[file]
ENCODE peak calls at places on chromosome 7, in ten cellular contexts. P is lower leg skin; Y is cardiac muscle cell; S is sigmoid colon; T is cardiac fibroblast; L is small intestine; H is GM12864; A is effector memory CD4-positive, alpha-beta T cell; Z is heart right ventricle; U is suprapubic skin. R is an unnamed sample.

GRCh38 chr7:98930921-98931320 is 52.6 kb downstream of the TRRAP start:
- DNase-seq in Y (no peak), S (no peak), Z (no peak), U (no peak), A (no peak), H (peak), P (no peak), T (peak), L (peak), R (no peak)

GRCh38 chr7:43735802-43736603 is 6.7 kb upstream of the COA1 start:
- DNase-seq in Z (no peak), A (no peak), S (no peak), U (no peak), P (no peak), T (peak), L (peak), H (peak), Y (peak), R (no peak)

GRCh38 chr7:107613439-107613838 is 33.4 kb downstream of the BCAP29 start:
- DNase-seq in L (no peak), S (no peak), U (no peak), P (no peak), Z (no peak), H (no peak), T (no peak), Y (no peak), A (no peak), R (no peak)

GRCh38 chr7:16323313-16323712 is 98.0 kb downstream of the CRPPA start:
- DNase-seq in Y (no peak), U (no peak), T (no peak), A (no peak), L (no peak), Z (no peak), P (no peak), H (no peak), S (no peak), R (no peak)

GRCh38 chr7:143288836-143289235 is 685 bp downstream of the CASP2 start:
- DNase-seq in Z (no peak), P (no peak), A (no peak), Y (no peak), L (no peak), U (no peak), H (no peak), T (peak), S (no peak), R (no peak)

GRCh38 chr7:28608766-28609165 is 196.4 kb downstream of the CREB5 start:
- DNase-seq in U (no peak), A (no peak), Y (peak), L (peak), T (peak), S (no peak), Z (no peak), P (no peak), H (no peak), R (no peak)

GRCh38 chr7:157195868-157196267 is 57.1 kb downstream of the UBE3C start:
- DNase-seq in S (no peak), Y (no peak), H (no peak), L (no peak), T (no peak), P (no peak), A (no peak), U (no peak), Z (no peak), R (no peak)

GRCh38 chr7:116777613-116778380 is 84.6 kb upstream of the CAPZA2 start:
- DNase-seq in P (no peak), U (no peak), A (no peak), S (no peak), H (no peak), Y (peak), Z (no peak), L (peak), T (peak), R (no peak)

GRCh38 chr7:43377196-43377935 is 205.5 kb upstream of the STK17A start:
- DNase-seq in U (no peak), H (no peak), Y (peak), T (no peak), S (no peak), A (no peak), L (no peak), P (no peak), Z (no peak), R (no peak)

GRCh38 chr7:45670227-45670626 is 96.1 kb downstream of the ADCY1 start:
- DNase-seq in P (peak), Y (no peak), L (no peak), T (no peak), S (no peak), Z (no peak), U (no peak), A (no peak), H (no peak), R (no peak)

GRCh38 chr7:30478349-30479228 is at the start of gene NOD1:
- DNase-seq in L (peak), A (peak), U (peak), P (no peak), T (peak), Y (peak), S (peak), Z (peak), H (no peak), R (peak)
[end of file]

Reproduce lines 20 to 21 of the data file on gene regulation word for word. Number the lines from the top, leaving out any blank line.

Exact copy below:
GRCh38 chr7:45670227-45670626 is 96.1 kb downstream of the ADCY1 start:
- DNase-seq in P (peak), Y (no peak), L (no peak), T (no peak), S (no peak), Z (no peak), U (no peak), A (no peak), H (no peak), R (no peak)